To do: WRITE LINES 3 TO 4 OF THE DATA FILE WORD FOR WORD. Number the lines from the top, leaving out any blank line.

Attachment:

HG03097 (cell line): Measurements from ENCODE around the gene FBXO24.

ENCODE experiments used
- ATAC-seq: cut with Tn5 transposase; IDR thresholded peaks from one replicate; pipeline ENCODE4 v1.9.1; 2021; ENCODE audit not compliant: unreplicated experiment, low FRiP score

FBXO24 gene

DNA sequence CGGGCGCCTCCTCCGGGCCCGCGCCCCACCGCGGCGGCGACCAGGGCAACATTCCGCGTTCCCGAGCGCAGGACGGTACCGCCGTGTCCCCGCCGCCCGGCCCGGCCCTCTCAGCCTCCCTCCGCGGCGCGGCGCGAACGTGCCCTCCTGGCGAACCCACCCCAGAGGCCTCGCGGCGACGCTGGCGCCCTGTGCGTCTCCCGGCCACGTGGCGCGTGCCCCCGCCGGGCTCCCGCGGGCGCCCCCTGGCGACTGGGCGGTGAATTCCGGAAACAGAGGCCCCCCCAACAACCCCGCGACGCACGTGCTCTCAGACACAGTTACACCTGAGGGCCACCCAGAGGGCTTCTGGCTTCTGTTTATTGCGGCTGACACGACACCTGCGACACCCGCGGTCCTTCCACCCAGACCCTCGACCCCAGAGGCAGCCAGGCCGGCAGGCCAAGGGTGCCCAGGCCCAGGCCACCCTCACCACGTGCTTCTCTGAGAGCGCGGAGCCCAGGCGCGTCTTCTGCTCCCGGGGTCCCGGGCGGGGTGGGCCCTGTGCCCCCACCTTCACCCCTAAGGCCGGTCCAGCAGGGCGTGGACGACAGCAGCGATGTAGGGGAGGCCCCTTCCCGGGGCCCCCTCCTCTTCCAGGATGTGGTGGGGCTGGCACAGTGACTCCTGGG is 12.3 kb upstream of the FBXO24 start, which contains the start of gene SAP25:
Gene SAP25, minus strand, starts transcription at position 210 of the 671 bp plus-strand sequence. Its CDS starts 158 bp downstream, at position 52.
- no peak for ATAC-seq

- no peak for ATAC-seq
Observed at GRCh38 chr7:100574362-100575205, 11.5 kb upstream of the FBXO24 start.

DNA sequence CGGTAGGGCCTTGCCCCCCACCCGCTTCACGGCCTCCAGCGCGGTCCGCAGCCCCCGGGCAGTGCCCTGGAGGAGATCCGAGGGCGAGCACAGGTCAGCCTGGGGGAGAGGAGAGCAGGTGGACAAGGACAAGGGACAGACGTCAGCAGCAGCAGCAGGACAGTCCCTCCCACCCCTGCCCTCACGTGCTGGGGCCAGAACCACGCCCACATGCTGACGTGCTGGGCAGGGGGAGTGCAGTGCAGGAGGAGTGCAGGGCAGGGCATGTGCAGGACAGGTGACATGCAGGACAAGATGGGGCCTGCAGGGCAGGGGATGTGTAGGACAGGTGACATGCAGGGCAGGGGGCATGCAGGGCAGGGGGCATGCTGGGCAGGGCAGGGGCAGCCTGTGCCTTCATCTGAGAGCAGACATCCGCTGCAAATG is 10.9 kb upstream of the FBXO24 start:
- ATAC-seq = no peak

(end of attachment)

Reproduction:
- ATAC-seq: cut with Tn5 transposase; IDR thresholded peaks from one replicate; pipeline ENCODE4 v1.9.1; 2021; ENCODE audit not compliant: unreplicated experiment, low FRiP score

FBXO24 gene